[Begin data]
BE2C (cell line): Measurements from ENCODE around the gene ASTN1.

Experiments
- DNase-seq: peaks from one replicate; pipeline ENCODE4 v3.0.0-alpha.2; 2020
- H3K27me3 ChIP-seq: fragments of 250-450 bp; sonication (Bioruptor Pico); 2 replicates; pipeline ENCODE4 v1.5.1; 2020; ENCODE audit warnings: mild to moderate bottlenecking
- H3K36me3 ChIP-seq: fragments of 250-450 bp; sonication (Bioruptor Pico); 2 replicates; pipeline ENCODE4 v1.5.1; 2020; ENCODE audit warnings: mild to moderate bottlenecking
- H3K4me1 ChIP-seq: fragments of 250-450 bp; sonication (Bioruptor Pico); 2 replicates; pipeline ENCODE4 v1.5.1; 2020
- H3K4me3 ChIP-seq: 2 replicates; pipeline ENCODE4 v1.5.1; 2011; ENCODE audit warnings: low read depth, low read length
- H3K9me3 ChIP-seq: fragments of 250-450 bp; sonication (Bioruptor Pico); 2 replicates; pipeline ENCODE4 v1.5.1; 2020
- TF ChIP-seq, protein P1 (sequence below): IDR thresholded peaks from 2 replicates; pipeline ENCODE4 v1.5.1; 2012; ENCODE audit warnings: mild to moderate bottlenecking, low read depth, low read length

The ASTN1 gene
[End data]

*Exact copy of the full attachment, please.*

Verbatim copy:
BE2C (cell line): Measurements from ENCODE around the gene ASTN1.

Experiments
- DNase-seq: peaks from one replicate; pipeline ENCODE4 v3.0.0-alpha.2; 2020
- H3K27me3 ChIP-seq: fragments of 250-450 bp; sonication (Bioruptor Pico); 2 replicates; pipeline ENCODE4 v1.5.1; 2020; ENCODE audit warnings: mild to moderate bottlenecking
- H3K36me3 ChIP-seq: fragments of 250-450 bp; sonication (Bioruptor Pico); 2 replicates; pipeline ENCODE4 v1.5.1; 2020; ENCODE audit warnings: mild to moderate bottlenecking
- H3K4me1 ChIP-seq: fragments of 250-450 bp; sonication (Bioruptor Pico); 2 replicates; pipeline ENCODE4 v1.5.1; 2020
- H3K4me3 ChIP-seq: 2 replicates; pipeline ENCODE4 v1.5.1; 2011; ENCODE audit warnings: low read depth, low read length
- H3K9me3 ChIP-seq: fragments of 250-450 bp; sonication (Bioruptor Pico); 2 replicates; pipeline ENCODE4 v1.5.1; 2020
- TF ChIP-seq, protein P1 (sequence below): IDR thresholded peaks from 2 replicates; pipeline ENCODE4 v1.5.1; 2012; ENCODE audit warnings: mild to moderate bottlenecking, low read depth, low read length

The ASTN1 gene